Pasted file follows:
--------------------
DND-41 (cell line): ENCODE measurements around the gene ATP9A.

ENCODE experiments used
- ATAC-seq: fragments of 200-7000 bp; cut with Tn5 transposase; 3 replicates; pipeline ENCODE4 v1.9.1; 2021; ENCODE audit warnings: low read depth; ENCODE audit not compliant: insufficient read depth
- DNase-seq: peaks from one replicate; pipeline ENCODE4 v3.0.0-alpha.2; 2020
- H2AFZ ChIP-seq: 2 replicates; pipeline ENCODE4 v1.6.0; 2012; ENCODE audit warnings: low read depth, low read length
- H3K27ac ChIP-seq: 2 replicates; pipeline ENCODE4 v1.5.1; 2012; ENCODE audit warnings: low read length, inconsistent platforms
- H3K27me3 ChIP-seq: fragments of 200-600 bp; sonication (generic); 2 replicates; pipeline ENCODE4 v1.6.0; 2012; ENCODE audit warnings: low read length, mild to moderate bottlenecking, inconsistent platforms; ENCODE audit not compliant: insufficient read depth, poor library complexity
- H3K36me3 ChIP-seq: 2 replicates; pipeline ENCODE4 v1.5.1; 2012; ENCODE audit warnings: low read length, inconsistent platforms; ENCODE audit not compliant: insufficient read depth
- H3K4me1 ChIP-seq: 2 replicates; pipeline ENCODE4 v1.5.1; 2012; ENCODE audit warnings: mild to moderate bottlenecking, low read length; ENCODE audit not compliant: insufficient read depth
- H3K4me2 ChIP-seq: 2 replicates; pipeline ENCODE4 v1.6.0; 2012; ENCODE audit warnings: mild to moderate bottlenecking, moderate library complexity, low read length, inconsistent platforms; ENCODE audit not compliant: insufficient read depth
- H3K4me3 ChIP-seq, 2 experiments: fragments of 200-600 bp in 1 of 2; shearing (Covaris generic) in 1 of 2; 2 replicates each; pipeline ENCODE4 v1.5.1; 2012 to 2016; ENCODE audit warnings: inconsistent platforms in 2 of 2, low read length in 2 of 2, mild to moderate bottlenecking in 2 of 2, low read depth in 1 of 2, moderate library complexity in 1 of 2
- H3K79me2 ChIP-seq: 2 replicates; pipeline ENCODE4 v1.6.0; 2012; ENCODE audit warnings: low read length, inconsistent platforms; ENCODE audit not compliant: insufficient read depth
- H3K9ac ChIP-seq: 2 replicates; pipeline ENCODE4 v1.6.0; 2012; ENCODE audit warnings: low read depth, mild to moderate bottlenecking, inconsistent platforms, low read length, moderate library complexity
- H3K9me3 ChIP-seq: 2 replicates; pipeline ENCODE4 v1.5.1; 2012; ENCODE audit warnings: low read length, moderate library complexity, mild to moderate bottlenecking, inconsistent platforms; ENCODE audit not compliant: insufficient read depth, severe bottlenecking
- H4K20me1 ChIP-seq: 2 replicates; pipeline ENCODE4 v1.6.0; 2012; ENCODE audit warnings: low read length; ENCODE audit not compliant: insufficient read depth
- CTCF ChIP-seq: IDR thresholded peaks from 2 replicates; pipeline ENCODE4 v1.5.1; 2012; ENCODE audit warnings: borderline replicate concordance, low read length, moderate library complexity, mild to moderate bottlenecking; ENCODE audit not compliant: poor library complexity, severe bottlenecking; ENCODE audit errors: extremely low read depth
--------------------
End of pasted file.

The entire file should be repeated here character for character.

DND-41 (cell line): ENCODE measurements around the gene ATP9A.

ENCODE experiments used
- ATAC-seq: fragments of 200-7000 bp; cut with Tn5 transposase; 3 replicates; pipeline ENCODE4 v1.9.1; 2021; ENCODE audit warnings: low read depth; ENCODE audit not compliant: insufficient read depth
- DNase-seq: peaks from one replicate; pipeline ENCODE4 v3.0.0-alpha.2; 2020
- H2AFZ ChIP-seq: 2 replicates; pipeline ENCODE4 v1.6.0; 2012; ENCODE audit warnings: low read depth, low read length
- H3K27ac ChIP-seq: 2 replicates; pipeline ENCODE4 v1.5.1; 2012; ENCODE audit warnings: low read length, inconsistent platforms
- H3K27me3 ChIP-seq: fragments of 200-600 bp; sonication (generic); 2 replicates; pipeline ENCODE4 v1.6.0; 2012; ENCODE audit warnings: low read length, mild to moderate bottlenecking, inconsistent platforms; ENCODE audit not compliant: insufficient read depth, poor library complexity
- H3K36me3 ChIP-seq: 2 replicates; pipeline ENCODE4 v1.5.1; 2012; ENCODE audit warnings: low read length, inconsistent platforms; ENCODE audit not compliant: insufficient read depth
- H3K4me1 ChIP-seq: 2 replicates; pipeline ENCODE4 v1.5.1; 2012; ENCODE audit warnings: mild to moderate bottlenecking, low read length; ENCODE audit not compliant: insufficient read depth
- H3K4me2 ChIP-seq: 2 replicates; pipeline ENCODE4 v1.6.0; 2012; ENCODE audit warnings: mild to moderate bottlenecking, moderate library complexity, low read length, inconsistent platforms; ENCODE audit not compliant: insufficient read depth
- H3K4me3 ChIP-seq, 2 experiments: fragments of 200-600 bp in 1 of 2; shearing (Covaris generic) in 1 of 2; 2 replicates each; pipeline ENCODE4 v1.5.1; 2012 to 2016; ENCODE audit warnings: inconsistent platforms in 2 of 2, low read length in 2 of 2, mild to moderate bottlenecking in 2 of 2, low read depth in 1 of 2, moderate library complexity in 1 of 2
- H3K79me2 ChIP-seq: 2 replicates; pipeline ENCODE4 v1.6.0; 2012; ENCODE audit warnings: low read length, inconsistent platforms; ENCODE audit not compliant: insufficient read depth
- H3K9ac ChIP-seq: 2 replicates; pipeline ENCODE4 v1.6.0; 2012; ENCODE audit warnings: low read depth, mild to moderate bottlenecking, inconsistent platforms, low read length, moderate library complexity
- H3K9me3 ChIP-seq: 2 replicates; pipeline ENCODE4 v1.5.1; 2012; ENCODE audit warnings: low read length, moderate library complexity, mild to moderate bottlenecking, inconsistent platforms; ENCODE audit not compliant: insufficient read depth, severe bottlenecking
- H4K20me1 ChIP-seq: 2 replicates; pipeline ENCODE4 v1.6.0; 2012; ENCODE audit warnings: low read length; ENCODE audit not compliant: insufficient read depth
- CTCF ChIP-seq: IDR thresholded peaks from 2 replicates; pipeline ENCODE4 v1.5.1; 2012; ENCODE audit warnings: borderline replicate concordance, low read length, moderate library complexity, mild to moderate bottlenecking; ENCODE audit not compliant: poor library complexity, severe bottlenecking; ENCODE audit errors: extremely low read depth